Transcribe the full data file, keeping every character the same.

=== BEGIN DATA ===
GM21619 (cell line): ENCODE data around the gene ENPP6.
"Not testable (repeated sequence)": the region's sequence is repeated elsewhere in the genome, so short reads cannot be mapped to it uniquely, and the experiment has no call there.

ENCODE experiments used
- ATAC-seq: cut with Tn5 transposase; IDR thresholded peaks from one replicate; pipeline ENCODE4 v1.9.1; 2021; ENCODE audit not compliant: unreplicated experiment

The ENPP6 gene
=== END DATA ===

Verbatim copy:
GM21619 (cell line): ENCODE data around the gene ENPP6.
"Not testable (repeated sequence)": the region's sequence is repeated elsewhere in the genome, so short reads cannot be mapped to it uniquely, and the experiment has no call there.

ENCODE experiments used
- ATAC-seq: cut with Tn5 transposase; IDR thresholded peaks from one replicate; pipeline ENCODE4 v1.9.1; 2021; ENCODE audit not compliant: unreplicated experiment

The ENPP6 gene